Beyond Blasphemy?

Beyond Blasphemy? January 15, 2015

Everyone is talking about blasphemy since the murders last week in Paris. Many on every side of the political spectrum are saying that, much as they abhor blasphemy, everyone should have the right to blaspheme. The right to blaspheme is the cornerstone of liberty.

This is the liberal response, and the fact that it has come from every side of the political spectrum shows, once again, that everyone (virtually everyone) is a liberal now. Left and right are locked in an intramural conflict, but they play the same liberal game on the same liberal field.

But the murders and the discussion that has followed also exposes the internal tensions and contradictions of liberalism.

Secular liberalism aims and claims to be beyond the possibility of blasphemy. Blasphemy can only exist where there is a sacred to violate; we are supposed to be beyond blasphemy because we have given up on the sacred.

But of course, we haven’t. We are awash in sacred entities and ideas—equality, freedom, rights. Modern nations are holy nations, demanding sacrifices to police the boundaries of the sacred. As Paul Kahn has argued in various places, liberalism displaces the sacred and sacrifice; liberalism puts sacrifice and the sacred outside liberal space, but sacrifice and the sacred are foundational to the order from which they are excluded. They are the external buttresses of liberal order that liberalism cannot account for, and often refuses to admit to.

So, liberalism is not beyond the sacred, and hence not beyond blasphemy. If you want to see liberalism’s anti-blasphemy apparatus at work, check out what happened to Atlanta’s fire chief the other day.

This presents liberalism with a quandary. Liberalism rests on a concept of the sacred; yet liberalism also rests on the relativist claim that beliefs about the sacred are publicly indifferent—that blasphemy may be perceived, but real blasphemy is impossible.

Liberalism depends equally on both, but they are contradictory. If liberalism has a concept of the sacred and hence a notion of blasphemy, then it must claim that its sacred is true, right, and good. Out of the other side of its mouth, though, liberalism says that it needs no settled conclusions about what is true, right, and good: It claims to leave private citizens free to make their private choices about their private truths.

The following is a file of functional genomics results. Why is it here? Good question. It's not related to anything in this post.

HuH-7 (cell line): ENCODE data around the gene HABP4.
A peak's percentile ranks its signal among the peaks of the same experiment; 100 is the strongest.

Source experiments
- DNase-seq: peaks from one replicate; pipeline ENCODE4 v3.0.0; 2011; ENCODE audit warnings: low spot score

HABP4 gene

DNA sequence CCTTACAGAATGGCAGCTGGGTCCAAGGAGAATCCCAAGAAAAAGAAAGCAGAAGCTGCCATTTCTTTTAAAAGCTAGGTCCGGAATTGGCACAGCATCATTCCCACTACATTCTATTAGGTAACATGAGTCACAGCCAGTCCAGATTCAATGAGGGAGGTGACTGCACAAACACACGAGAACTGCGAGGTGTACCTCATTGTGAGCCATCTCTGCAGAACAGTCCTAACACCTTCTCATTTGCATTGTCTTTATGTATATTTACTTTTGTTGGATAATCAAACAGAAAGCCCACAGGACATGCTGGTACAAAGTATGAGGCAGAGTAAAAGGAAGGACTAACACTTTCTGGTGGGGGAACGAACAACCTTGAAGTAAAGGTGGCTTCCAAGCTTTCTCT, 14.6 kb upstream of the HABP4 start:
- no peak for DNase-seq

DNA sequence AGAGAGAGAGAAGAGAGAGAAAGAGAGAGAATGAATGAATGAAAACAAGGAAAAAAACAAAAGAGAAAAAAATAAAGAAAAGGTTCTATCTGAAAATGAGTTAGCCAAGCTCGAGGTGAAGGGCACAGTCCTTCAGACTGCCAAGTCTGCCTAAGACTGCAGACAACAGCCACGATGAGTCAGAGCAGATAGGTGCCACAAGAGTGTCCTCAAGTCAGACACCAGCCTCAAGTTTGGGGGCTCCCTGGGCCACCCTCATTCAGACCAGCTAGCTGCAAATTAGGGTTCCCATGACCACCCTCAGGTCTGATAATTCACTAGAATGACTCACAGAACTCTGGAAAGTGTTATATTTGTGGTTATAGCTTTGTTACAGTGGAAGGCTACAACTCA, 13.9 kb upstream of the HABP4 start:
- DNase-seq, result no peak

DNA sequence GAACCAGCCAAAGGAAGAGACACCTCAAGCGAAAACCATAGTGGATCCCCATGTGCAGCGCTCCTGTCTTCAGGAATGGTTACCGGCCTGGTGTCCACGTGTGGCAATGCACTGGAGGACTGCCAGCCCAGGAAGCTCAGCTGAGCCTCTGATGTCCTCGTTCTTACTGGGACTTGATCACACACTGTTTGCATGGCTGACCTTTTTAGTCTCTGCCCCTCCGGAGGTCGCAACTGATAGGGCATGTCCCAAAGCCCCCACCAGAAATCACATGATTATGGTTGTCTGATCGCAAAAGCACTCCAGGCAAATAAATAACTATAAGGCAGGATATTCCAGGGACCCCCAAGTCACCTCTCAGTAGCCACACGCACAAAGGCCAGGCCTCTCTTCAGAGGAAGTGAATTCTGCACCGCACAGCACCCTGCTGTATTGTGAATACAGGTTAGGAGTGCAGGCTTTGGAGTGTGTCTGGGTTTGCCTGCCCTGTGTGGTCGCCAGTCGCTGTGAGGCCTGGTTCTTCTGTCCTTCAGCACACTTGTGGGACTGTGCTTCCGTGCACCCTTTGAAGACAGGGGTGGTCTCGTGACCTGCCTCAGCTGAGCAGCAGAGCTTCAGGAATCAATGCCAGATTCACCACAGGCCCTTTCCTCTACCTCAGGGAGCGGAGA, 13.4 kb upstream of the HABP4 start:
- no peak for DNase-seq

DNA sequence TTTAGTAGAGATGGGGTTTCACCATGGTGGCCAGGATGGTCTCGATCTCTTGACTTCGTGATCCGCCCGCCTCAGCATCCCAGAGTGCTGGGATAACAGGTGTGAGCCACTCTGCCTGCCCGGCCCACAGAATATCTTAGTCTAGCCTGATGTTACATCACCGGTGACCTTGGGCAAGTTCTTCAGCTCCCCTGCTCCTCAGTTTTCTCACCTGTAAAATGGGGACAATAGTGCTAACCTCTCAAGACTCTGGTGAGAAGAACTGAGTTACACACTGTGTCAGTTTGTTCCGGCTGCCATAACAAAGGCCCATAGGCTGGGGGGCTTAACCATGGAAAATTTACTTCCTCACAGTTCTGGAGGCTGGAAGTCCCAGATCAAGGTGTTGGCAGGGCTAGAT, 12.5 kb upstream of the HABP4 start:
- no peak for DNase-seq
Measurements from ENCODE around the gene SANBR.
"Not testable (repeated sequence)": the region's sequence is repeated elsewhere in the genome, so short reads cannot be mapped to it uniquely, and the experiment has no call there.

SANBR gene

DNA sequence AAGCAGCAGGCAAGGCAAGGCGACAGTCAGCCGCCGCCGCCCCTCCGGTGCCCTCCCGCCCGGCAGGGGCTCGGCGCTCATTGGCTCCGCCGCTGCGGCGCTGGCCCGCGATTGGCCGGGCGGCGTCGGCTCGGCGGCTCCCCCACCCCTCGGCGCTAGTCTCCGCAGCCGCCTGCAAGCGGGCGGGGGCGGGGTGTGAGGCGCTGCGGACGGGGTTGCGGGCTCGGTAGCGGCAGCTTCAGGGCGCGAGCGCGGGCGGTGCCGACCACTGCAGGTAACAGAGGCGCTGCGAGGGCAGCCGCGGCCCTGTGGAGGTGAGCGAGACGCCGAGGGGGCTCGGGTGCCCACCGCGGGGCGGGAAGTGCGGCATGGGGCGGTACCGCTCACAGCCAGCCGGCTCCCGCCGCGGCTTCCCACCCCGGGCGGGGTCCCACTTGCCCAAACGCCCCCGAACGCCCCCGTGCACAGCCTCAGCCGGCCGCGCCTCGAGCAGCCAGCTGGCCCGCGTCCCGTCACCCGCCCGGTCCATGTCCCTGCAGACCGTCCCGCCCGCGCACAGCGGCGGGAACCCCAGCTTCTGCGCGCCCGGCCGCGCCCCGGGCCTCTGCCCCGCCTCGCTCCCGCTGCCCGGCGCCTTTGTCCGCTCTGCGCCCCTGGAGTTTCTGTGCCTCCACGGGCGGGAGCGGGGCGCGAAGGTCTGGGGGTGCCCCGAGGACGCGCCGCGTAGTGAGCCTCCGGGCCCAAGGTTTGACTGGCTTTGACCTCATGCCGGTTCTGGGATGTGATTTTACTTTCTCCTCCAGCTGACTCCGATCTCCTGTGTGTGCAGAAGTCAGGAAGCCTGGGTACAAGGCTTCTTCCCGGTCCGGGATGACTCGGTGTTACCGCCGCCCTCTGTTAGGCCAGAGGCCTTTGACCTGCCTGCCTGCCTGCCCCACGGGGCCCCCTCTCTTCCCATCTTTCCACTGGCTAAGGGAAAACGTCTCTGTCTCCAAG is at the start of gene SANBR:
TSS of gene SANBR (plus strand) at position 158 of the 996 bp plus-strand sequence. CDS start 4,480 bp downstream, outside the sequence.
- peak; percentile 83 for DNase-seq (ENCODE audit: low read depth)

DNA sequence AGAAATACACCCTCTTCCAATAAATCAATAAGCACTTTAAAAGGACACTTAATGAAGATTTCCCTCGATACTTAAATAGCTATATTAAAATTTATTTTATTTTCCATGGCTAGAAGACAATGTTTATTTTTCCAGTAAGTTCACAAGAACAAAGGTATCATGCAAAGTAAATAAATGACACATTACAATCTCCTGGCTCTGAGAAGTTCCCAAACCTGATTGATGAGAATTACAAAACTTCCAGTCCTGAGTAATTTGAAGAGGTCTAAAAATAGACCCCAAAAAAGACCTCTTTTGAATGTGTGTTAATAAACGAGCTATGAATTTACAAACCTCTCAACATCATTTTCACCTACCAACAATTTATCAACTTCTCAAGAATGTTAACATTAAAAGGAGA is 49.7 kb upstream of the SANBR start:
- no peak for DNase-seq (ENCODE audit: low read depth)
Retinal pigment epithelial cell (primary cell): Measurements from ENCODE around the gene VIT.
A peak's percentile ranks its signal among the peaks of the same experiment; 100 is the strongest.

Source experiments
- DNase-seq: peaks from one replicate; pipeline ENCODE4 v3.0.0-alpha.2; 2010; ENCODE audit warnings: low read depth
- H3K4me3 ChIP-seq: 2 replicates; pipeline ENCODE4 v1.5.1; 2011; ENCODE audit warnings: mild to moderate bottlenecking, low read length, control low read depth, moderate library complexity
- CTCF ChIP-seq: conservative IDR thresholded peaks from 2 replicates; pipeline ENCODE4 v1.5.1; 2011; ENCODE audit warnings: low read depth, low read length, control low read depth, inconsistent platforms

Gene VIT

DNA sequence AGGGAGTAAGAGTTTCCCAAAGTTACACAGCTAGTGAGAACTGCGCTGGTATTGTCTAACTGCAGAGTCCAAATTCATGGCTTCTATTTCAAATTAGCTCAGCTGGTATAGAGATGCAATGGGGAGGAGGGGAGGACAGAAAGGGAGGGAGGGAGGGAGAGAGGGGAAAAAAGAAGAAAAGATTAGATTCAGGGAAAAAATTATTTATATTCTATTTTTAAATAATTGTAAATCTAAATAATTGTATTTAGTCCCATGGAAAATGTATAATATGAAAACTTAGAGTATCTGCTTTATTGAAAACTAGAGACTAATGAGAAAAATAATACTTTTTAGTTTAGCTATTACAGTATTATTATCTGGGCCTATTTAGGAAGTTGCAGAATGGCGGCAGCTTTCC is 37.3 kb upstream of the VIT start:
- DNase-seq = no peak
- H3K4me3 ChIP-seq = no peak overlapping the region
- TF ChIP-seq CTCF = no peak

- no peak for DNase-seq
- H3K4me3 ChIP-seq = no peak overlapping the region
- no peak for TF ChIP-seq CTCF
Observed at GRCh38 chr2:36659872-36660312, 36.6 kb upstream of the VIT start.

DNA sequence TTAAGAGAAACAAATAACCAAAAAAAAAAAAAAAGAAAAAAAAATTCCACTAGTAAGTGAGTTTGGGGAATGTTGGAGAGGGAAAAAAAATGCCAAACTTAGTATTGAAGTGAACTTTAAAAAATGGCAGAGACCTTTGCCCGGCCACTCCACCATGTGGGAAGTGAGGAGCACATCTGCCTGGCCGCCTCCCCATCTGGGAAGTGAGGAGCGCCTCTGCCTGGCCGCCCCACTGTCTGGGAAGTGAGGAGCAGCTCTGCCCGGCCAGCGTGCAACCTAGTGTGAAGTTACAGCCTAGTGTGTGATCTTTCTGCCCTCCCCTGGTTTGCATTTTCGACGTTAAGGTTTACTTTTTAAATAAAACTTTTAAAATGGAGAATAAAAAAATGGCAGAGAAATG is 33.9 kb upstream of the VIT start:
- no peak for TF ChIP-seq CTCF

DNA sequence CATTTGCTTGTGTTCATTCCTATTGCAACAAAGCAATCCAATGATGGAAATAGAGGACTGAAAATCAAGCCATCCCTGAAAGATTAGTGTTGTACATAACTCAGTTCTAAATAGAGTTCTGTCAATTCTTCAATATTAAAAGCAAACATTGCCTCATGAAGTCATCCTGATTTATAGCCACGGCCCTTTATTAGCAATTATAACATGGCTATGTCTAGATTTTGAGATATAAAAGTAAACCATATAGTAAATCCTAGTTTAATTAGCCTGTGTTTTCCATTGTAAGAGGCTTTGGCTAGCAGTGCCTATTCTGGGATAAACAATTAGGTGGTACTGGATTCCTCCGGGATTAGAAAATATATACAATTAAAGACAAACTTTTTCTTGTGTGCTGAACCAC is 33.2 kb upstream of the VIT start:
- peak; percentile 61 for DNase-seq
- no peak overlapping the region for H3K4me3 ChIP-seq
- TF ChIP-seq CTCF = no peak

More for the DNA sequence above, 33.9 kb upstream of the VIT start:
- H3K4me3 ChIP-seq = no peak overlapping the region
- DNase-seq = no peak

Christendom had a consistent view of blasphemy because it confessed that there is only one God. Blasphemy of this one God was blasphemy indeed; insult to others gods was no blasphemy, because other gods are idols. Other gods and their worshipers were considered the blasphemers, because they dishonored God by worshiping what is not God. Insulting the Christian God was a sin; insulting Allah was considered almost an obligation. Many today disagree, vehemently, but it has the virtue of being consistent because it doesn’t dodge the question of truth

Liberalism has lumbered along for centuries with this contradiction, and it will continue to lumber along for a while. For all its contradictions, liberalism is definitely preferable to many, if not most, of the alternatives. 

Whether or not liberalism can weather the storm of militant Islam, though, remains to be seen. Continuing down the relativist path, continuing to pretend that it recognizes nothing sacred, nothing true, looks like a path toward intensified violence. It’s a ruse anyway. But what happens to liberal order if it should openly acknowledge that it depends on truths that must be protected? What basis does it have to determine those truths and defend them? Where would it find a consensus? 

A liberalism that acknowledges its sacred commitments would be, if nothing else, a more honest liberalism. A more honest liberalism is not necessarily a more tolerant or liberal liberalism, and it may be quite the opposite.

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